NICS All-Time Record for March 2021, Gun Sales Down 20% from Record Set in 2020

Millions of law-abiding citizens submit to background checks, as intimated by the president's comment to reporters. (Dave Workman)
NICS All Time Record for March 2021, Gun Sales Down 20% from Record Set in 2020 (image provided by Dave Workman)

U.S.A.-( The total National Instant background Check System (NICS) checks In March of 2021 were an all-time record for the month. The total checks done were reported at 4,691,738. The next highest month was January of 2021, with 4,317,804. The third highest month was 3,937,066 in December of 2020. Those numbers are very large. They reflect the continuing expansion of the use of the NICS system for purposes other than firearm sales. Most of the increase is in carry permits and carry permit rechecks.

NICS All Time Record for March, 2021, Gun Sales Down 20% from Record set in 2020
NICS All-Time Record for March 2021, Gun Sales Down 20% from Record Set in 2020

There were about 2.6 million permits and permit rechecks, about .66 million permit checks, and 1.94 permit rechecks. Over 1.35 million of the permit rechecks were from Illinois, which appears to be rechecking permits nearly every day.

Very close to two million guns were sold as estimated by the records in the NICS system, in March 2021.  Most of those were pistols, over 1.1 million, with about .67 million rifles, the remainder being classified as other and multiple sales. It is the second-highest March on record for firearm sales.

A year ago, in March of 2020, an estimated 2.37 million firearms were sold in the NICS system.

The ATF certifies 25 states to substitute various permits for NICS checks because the permit required a NICS check already. Roughly 7 million people have permits which can be substituted for a NICS check. Firearm sales conducted with one of those permits are not included in the NICS firearm sales numbers.

The number of privately held firearms in the United States, with an increase of 2 million more last month, is about 470 million. The estimate is made using the method pioneered by Newton and Zimring, and extended by Gary Kleck in “Point Blank: Guns and Violence in America”.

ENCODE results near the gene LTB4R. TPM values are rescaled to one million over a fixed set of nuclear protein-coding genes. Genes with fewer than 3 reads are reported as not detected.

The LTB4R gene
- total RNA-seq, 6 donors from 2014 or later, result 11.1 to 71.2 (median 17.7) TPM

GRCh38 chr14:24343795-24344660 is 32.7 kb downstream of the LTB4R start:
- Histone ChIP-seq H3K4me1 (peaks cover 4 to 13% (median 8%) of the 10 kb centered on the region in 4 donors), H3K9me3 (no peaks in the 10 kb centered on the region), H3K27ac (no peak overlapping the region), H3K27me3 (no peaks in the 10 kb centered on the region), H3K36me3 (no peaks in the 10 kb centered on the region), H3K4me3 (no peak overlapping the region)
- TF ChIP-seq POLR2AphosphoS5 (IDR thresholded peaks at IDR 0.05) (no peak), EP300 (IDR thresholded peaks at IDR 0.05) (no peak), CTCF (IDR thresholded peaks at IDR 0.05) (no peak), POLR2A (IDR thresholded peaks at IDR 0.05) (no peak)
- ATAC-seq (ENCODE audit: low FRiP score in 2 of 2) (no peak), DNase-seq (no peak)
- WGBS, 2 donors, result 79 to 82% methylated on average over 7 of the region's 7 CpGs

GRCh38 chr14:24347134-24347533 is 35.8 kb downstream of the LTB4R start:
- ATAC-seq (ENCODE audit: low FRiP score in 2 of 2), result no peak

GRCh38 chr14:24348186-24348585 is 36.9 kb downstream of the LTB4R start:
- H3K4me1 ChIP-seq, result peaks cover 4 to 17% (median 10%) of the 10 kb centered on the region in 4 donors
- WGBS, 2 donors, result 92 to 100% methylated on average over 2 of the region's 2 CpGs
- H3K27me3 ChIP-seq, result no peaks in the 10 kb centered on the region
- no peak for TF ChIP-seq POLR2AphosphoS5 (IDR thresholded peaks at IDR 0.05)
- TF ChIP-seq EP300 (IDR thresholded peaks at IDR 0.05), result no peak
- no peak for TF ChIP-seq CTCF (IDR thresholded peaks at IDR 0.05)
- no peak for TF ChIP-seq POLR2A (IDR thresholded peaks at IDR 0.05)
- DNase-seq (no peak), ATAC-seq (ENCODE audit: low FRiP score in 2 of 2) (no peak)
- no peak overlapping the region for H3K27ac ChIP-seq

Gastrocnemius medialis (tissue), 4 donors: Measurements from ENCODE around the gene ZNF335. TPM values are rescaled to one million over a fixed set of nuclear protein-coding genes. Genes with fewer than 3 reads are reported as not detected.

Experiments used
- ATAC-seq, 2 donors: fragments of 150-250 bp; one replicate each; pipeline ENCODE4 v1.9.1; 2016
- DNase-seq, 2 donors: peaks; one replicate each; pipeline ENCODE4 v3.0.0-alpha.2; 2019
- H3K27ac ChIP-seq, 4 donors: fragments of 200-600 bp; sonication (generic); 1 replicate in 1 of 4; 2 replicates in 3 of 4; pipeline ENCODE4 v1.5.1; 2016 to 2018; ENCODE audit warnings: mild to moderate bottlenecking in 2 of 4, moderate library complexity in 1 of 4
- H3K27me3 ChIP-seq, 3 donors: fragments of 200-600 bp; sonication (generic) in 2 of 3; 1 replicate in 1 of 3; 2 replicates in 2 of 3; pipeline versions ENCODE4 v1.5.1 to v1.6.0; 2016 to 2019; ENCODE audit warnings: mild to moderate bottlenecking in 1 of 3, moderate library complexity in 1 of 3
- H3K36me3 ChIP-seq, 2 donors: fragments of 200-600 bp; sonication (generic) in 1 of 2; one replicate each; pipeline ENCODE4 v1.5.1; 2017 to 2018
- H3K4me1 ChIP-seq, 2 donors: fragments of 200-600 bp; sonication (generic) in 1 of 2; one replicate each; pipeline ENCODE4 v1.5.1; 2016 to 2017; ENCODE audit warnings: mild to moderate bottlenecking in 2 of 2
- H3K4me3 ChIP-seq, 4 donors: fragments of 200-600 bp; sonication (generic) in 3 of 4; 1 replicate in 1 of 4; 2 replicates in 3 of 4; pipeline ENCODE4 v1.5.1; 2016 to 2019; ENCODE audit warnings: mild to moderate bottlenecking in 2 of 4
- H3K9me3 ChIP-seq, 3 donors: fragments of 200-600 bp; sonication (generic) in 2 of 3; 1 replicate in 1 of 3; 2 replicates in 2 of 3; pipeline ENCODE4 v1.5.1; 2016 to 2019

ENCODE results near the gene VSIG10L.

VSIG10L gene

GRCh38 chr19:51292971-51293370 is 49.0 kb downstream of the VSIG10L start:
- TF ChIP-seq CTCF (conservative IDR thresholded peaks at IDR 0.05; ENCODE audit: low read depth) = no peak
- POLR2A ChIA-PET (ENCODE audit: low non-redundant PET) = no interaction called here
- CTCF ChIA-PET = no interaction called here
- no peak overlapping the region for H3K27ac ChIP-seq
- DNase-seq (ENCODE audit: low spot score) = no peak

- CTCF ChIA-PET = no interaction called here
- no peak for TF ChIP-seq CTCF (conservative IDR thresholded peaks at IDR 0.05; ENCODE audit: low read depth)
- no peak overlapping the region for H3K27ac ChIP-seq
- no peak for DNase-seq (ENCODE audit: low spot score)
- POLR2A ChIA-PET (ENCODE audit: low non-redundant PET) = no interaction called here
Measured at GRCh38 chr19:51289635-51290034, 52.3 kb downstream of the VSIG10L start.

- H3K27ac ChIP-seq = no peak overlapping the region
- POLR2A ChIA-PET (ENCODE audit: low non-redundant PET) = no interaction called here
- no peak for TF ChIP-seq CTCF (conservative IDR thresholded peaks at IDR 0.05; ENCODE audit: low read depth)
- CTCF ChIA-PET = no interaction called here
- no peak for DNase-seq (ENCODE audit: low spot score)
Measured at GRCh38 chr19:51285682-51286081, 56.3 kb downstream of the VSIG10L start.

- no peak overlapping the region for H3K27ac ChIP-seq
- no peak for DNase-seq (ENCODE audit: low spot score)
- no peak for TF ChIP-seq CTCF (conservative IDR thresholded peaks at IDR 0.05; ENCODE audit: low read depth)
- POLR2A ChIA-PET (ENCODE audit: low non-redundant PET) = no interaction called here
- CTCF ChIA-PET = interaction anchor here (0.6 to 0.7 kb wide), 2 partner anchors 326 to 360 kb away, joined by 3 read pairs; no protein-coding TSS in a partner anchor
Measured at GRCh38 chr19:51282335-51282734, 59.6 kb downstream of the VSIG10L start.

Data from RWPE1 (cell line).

While demand for guns and ammunition remain at historically high levels, the recorded sales of guns has dropped a slight amount compared to last year. This may be due to some demand being satisfied. Firearms are durable goods which, with a little care, can remain effective and operational for hundreds of years.

Ammunition, if stored under reasonable conditions, appears to remain effective for more than a hundred years.  Ammunition is an expendable commodity. It may be the exceptional demand for ammunition, which has emptied store shelves, is dampening the demand for firearms.

In spite of increases in productive capacity, demand has far outstripped the supply of ammunition.

As Mahbub Ali noted in chapter 10 of Kipling’s iconic novel “Kim”, “of what use is a gun unfed?“.

Both political unrest and increasing crime in urban centers are driving the demand for firearms and ammunition.

The more media coverage and promotion of restrictions on the ownership of firearms, the more the demand rises. The desire for personal arms is on both sides of the political divide.

Firearm and ammunition manufacturers are producing products at maximum capacity. The demand is fierce. Reloading supplies and equipment are sold as fast as they are being produced.

Even the recharging of used primers is being explored and refined.

Firearms are a 500 to 600-year-old technology.  It cannot practically be unlearned.